I don’t know where it came from, this idea for a story about a little girl who likes cicadas.
Except that I was a little girl who liked cicadas. I am a grown-up who loves them; I’ve written about this many times.
Anyway . . .
In my idea (that fell into my head when I was actually thinking of other things), a little girl is having a hard time adjusting to her parents’ separation. It’s connected to a change in seasons when she can’t hear cicadas anymore. Perhaps she will find some shed cicada shells and ponder the emptiness where a living thing used to be. Or how one outgrows things. Maybe she’ll even think that her parents have outgrown their love for her. I am not sure yet of all the meanings and connections; I will have to write and let the story grow and breathe on its own.
I do know, however, that the little girl becomes ill. Is it terminal? Not sure yet. She goes to the hospital. It’s winter. As she’s falling asleep, the heater in her room sounds like cicadas rattling high in the summer trees. It’s a happy sound, this buzzing. She will wonder if dying is not so bad, really, if she can just keep hearing cicadas . . . and then she hears voices. Her mother and father are there with her in the room, together if only for a little while, united in their concern for their sick daughter.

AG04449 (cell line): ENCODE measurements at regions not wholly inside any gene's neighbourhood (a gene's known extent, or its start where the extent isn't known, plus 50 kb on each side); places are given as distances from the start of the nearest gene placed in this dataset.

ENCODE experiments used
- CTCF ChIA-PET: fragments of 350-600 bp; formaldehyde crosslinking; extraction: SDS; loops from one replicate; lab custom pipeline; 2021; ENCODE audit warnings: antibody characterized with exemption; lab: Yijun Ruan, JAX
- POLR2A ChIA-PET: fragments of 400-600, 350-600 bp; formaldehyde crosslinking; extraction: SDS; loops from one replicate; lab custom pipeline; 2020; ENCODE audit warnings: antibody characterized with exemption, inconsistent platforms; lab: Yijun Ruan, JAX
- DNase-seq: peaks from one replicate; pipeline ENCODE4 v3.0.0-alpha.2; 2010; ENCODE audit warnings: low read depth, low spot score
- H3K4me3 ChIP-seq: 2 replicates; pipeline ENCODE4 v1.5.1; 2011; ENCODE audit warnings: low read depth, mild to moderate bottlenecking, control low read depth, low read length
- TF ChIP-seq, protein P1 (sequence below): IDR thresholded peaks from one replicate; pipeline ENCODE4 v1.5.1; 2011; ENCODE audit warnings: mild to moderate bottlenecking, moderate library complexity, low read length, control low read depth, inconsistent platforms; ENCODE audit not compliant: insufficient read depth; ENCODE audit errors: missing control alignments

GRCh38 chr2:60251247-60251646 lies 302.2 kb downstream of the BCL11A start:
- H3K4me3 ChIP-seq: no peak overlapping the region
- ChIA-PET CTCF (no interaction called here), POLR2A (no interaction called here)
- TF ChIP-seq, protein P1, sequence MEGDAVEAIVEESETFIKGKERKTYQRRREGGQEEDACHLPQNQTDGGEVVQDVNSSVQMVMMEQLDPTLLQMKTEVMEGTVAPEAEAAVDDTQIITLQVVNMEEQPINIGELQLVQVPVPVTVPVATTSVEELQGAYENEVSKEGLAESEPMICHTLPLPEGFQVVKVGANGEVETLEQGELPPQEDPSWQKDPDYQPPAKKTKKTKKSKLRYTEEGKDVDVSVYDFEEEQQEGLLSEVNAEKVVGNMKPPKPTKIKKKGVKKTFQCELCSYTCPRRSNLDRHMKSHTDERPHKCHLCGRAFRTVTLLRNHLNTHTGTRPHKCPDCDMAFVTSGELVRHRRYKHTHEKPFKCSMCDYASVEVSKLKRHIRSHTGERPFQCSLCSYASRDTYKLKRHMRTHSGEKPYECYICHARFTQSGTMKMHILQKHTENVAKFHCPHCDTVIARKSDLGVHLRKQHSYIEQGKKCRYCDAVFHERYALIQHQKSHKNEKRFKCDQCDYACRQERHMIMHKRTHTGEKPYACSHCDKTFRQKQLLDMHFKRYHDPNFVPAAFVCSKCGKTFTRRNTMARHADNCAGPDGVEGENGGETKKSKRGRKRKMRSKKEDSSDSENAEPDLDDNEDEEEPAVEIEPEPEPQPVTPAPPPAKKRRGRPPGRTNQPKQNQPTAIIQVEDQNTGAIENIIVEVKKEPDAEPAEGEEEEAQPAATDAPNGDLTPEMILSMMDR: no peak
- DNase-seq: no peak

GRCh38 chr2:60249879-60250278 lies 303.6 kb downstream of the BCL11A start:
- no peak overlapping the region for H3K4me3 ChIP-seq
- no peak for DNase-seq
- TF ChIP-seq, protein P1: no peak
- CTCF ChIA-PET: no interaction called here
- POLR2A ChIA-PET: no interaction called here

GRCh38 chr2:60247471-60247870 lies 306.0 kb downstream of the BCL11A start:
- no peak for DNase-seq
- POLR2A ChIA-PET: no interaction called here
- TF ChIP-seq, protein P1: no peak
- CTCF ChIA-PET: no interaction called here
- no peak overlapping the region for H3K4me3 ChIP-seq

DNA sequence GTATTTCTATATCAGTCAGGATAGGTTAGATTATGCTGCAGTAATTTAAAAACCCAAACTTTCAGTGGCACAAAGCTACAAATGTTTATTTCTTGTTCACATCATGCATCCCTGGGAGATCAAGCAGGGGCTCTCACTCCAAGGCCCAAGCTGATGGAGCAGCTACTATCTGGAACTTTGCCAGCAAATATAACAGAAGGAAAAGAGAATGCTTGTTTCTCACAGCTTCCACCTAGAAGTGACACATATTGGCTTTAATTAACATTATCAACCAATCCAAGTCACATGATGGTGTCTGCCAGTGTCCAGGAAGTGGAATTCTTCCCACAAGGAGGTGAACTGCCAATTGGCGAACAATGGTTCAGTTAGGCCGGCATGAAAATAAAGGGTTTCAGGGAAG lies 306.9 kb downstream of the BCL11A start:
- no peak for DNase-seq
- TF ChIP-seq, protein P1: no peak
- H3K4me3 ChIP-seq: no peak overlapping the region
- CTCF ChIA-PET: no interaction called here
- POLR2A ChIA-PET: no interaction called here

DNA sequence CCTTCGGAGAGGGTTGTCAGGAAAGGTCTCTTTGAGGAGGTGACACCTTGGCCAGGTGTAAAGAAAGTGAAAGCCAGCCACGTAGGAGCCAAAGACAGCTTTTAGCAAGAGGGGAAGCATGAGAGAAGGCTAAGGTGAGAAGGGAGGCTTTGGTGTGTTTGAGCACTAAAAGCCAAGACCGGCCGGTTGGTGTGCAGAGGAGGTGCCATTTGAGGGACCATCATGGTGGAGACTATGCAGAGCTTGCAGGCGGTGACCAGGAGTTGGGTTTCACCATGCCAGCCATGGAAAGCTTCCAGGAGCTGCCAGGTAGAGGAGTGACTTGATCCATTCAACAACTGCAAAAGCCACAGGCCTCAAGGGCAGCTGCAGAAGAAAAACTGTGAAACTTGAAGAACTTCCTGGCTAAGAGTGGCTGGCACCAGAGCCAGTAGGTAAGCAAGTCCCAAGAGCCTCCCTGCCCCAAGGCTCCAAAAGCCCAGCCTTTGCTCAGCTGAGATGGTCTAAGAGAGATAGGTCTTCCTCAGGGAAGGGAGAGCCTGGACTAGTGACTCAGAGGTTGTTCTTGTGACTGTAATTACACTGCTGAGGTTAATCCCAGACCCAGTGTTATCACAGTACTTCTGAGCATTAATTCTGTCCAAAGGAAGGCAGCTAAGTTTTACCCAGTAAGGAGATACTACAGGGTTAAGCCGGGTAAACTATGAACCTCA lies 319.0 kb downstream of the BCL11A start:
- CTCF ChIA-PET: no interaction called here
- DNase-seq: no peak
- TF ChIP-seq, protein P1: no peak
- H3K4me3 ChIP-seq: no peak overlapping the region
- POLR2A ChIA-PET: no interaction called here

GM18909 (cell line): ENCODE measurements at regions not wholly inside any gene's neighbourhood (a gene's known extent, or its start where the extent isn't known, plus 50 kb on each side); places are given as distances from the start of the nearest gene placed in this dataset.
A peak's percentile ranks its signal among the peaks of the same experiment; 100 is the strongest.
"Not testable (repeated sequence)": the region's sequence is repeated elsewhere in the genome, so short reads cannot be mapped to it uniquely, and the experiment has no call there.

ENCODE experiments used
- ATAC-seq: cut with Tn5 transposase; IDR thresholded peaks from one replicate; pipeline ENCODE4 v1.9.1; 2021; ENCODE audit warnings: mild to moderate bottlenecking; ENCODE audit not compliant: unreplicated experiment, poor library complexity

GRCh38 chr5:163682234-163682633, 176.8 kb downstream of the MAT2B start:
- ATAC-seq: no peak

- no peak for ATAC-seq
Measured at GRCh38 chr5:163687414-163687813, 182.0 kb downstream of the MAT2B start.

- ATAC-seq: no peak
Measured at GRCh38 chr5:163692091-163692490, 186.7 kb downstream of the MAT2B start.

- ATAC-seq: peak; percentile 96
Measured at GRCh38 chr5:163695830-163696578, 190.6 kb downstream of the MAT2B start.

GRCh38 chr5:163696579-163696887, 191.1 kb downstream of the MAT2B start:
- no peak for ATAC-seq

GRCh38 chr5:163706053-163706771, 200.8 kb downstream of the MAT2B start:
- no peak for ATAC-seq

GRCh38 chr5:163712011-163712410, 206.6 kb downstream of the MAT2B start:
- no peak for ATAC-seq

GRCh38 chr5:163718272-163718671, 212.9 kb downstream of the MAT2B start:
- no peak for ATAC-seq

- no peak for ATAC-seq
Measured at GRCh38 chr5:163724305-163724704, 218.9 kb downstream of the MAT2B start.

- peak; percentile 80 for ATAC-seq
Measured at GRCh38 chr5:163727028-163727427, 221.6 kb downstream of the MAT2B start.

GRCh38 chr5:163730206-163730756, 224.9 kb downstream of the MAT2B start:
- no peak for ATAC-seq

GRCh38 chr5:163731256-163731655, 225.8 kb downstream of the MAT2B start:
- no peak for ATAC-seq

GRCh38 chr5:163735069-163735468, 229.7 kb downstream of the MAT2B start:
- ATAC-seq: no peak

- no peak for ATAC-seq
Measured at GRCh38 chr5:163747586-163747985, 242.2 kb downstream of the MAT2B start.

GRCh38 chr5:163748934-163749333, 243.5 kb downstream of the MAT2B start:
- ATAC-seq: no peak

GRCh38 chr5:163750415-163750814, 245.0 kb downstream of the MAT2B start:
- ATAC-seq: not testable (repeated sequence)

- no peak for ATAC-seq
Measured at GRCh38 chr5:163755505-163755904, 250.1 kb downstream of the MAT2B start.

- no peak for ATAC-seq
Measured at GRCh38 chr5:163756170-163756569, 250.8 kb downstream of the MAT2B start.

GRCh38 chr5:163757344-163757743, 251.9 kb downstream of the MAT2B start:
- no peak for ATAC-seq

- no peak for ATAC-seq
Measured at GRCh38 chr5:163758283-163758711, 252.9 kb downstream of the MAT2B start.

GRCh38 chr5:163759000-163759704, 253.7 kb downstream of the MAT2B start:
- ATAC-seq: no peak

Whose name is Ada.
Sick Ada . . . cicada . . .
That’s as far as I’ve gotten, just grasping at these gossamer images, the barest wings of an idea.
But I think it might like to become a real story.
That belongs to children, for they live at the mercy of adults and the world.
And, of course, to cicadas, which are always buzzing somewhere, and which represent many things, mostly good.
Seems I almost owe it to little sick Ada, waiting there in the wings.